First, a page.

7. Wish in one hand and crap in the other – see which one fills up first.

Search Engine Optimization – Inbound Links. You need them. A lot of them. Search engines show sites with lots of inbound links at the top of the search results. What’s an inbound link? It means that someone else put a link to your website on their website. How do you get inbound links? I’ve got a whole post about that. In fact, it’s one of the busiest posts that I’ve ever written. Basically, it says write a lot of great content and then tell the world you wrote the great content. It’s as easy as it sounds. But guess what? It takes time and work to get those links. Without them, though, no one will find your website.

8. You can only bore it out so much before it will start to overheat.  Better to just drop in a big block.

So with the past two things (7. Keywords and 8. Inbound Links), means you need a website that you can build lots of pages with. That means your website has to have a news section or a blog – both are great at giving you the ability to add pages with keywords and help you get lots of inbound links. Don’t skimp on this feature. If you are talking to a website designer or developer and they don’t offer these features then run away. You’ll be glad you did later.

9. My mechanic just ran off with my wife.  Oh no, that’s horrible.  I know I sure do miss him.

Don’t have one webmaster or owner. Your website needs a lot of people to feed it. It’s good to have one person to oversee everything going on with the website but it needs multiple people wanting to feed it with information. Having just one person write all the content, update it and put up pictures and videos is just too much nowadays. You could get away with that in the past but having multiple people feed the beast helps the website grow in a healthy way.

10. It’s like buying the car because you like the color.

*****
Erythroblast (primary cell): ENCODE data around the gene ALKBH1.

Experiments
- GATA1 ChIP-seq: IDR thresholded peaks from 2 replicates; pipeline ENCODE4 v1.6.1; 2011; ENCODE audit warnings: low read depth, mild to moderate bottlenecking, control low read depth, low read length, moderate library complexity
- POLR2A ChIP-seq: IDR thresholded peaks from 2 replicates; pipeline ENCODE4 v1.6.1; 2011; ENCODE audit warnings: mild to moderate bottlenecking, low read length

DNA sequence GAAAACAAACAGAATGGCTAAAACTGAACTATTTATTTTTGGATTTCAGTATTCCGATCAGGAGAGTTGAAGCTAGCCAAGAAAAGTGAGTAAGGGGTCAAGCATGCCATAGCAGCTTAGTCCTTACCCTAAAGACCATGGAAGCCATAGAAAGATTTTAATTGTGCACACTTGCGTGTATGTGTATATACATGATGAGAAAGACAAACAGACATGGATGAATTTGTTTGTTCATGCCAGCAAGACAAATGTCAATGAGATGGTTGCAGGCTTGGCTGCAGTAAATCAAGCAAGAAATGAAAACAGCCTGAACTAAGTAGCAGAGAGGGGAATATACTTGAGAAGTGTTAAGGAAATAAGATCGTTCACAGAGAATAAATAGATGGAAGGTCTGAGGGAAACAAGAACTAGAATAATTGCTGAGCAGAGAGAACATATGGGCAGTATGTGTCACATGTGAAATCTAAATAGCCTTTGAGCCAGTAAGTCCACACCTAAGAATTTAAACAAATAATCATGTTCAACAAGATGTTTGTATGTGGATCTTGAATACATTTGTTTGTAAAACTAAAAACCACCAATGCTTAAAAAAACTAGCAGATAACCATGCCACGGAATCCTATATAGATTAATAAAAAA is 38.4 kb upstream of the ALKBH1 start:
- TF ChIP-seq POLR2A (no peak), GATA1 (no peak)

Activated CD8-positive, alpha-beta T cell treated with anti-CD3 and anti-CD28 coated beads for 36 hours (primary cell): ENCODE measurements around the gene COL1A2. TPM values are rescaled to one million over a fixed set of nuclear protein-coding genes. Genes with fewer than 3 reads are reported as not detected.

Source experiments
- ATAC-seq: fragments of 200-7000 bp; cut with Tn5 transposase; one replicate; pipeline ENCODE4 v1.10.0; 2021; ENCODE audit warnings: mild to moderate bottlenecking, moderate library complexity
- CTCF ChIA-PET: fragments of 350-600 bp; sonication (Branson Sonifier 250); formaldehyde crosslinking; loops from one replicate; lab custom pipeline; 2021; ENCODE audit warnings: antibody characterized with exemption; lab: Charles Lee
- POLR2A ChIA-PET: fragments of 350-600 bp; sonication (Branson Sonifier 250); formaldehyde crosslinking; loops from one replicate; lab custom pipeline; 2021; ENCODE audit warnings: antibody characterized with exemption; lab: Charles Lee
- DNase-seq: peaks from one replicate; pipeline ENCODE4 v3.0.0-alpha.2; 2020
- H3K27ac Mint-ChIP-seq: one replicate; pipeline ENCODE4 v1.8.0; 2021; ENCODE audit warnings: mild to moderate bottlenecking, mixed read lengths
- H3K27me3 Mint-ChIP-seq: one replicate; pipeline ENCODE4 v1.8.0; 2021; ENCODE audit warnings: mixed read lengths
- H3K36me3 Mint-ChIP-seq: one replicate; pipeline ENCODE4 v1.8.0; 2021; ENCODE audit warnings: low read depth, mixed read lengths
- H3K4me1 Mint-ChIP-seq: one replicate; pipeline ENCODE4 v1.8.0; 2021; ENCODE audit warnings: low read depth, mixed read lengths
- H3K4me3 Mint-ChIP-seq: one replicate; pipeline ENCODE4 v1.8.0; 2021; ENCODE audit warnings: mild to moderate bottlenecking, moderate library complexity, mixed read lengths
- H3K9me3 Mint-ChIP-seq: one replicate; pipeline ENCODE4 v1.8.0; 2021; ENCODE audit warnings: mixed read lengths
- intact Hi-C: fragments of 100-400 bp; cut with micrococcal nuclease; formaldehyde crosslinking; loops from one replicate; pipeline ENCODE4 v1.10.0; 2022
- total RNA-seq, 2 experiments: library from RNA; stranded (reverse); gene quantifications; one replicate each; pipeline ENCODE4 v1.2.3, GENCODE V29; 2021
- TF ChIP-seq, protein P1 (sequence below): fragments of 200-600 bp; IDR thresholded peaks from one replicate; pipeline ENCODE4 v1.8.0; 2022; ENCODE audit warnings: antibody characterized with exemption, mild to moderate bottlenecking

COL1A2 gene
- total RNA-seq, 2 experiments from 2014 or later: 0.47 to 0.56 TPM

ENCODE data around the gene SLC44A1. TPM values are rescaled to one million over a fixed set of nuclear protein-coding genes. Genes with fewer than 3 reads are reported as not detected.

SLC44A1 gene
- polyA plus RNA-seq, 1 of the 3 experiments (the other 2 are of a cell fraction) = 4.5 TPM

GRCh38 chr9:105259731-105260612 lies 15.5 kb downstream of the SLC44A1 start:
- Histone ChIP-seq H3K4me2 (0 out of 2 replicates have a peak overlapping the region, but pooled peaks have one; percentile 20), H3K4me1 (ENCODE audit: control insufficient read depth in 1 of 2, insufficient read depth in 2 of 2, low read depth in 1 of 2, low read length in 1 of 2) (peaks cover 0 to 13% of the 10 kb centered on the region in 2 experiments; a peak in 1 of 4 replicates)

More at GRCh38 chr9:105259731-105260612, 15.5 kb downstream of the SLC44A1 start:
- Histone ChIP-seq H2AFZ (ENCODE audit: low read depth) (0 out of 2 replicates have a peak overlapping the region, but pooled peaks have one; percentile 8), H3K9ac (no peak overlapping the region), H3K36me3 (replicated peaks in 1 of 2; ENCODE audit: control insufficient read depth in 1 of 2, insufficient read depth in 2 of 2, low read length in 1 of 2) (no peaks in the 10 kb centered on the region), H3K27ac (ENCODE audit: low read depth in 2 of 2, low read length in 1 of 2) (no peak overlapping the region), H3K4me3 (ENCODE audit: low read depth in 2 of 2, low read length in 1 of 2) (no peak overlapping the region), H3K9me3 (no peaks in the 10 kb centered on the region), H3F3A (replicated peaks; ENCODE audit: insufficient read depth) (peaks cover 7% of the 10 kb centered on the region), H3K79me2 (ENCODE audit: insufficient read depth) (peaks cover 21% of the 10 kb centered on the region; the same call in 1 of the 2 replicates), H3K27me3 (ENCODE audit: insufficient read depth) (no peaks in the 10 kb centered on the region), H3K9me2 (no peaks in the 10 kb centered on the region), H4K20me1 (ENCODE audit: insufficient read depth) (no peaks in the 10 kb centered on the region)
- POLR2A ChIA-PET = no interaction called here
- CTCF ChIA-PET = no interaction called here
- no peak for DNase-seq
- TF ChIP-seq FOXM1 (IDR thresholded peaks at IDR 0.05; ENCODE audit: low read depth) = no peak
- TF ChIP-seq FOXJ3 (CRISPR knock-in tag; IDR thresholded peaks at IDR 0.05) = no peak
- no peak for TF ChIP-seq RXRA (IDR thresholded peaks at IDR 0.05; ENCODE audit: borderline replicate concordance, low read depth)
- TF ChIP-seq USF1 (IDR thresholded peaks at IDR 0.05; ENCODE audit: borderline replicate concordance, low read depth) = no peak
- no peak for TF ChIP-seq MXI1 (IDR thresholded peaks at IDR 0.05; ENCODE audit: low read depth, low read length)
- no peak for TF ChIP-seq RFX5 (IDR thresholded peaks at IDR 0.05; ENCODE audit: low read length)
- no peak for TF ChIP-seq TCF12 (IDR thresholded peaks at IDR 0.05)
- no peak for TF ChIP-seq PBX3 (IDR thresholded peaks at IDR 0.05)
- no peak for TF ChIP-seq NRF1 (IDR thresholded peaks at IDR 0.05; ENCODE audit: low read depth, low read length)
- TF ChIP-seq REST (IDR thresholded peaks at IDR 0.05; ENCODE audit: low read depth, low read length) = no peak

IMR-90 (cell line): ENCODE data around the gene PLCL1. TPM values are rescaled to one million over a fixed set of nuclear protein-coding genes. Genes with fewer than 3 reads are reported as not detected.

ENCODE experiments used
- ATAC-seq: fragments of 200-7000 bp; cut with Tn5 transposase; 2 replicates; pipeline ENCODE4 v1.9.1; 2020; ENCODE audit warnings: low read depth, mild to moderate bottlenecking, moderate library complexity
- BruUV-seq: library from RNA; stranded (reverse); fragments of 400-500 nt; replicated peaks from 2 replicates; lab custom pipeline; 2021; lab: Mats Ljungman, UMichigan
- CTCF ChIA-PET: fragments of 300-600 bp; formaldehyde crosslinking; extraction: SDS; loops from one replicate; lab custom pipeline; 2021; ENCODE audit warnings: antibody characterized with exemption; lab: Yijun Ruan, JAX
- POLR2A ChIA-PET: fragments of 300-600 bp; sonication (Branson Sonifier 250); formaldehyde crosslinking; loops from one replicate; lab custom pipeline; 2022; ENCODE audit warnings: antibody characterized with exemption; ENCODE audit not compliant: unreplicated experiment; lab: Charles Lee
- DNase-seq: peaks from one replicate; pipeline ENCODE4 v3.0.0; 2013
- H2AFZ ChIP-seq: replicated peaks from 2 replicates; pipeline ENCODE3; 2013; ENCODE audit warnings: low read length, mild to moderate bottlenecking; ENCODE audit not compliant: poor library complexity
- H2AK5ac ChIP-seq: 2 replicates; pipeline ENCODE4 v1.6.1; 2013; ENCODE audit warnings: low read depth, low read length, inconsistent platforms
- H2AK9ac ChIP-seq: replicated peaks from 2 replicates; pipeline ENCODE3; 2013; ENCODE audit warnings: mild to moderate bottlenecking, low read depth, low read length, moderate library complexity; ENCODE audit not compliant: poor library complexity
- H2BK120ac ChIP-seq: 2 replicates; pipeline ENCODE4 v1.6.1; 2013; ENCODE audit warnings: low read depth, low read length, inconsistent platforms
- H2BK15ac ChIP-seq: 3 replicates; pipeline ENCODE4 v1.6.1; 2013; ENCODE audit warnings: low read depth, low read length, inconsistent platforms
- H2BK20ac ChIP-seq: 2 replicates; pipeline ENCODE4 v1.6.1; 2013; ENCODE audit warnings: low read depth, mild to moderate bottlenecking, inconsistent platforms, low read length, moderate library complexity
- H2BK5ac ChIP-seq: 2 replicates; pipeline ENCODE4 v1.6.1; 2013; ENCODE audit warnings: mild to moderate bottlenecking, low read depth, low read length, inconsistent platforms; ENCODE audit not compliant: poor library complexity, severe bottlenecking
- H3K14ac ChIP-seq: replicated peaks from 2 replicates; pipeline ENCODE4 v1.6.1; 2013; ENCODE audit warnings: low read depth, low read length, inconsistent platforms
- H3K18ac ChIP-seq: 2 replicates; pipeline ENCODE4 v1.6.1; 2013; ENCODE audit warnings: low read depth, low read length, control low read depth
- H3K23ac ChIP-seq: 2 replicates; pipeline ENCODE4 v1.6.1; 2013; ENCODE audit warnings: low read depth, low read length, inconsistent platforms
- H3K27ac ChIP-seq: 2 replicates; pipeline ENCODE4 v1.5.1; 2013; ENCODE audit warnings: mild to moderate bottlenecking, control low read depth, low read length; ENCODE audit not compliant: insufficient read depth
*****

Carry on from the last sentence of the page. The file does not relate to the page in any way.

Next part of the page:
If you don’t have analytics on your website, then how do you know it’s doing what it is supposed to be doing for you. Every website should have analytics – a way to see what is going on when people come to visit. People tell me all the time that they want a new website because the old one isn’t working. I ask, “Is that what the analytics are telling you?”

“We don’t have analytics.”
“Well, then how to do you know it’s not working.”
They usually look at me as if I’m confused. “We don’t know, we just don’t like it. Can you build us a new website or not?”

Analytics can help you so much – you should always be paying attention to what the data tells you. BTW, Google Analytics are free and easy to install. We use them for everything.

11. I couldn’t fix the brakes so I made your horn louder.

Don’t be afraid of usability and testing. I’ve been building websites since 1999 and I still don’t know exactly what’s in the mind of every user that visits a website. No one does. That’s why it’s great to test for usability issues. Even verbiage can be tested. Sure you may spend a couple hundred dollars at the beginning of a project or maybe a couple of months in, but if it can save your users a headache when they can’t find what they need, isn’t it worth it? I think so.

12. You got your ears on, good buddy. We had CBs in all our vehicles.

Your website has to be mobile-friendly. I can’t tell you how important mobile is now. It’s not just a buzz term for communication people. Mobile websites are visited a lot and your website should have a mobile version or a mobile style sheet. Have you ever been to m.nd.edu? Pretty cool, huh? And you shouldn’t have to pay extra for a mobile version. We make one for every one of our websites and we give away the code for free. The analytics told us that we aren’t wrong. More and more people are accessing our websites via mobile and we don’t want that experience to be frustrating.

13. Fuel injection killed the carburetor. Electronic ignition killed the solenoid. What’s next?

What’s next with websites? I don’t know exactly other than they are getting more and more integrated with social media. More and more personalized. More and more busy. Your website should be easy to adjust to add new features and have APIs that can talk to other websites like having our Conductor websites talk directly with calendar.nd.edu and map.nd.edu. Seamless integration without more work on the communicator.

I’m sure I’ve missed a few things here. What do you think you should know before building a website?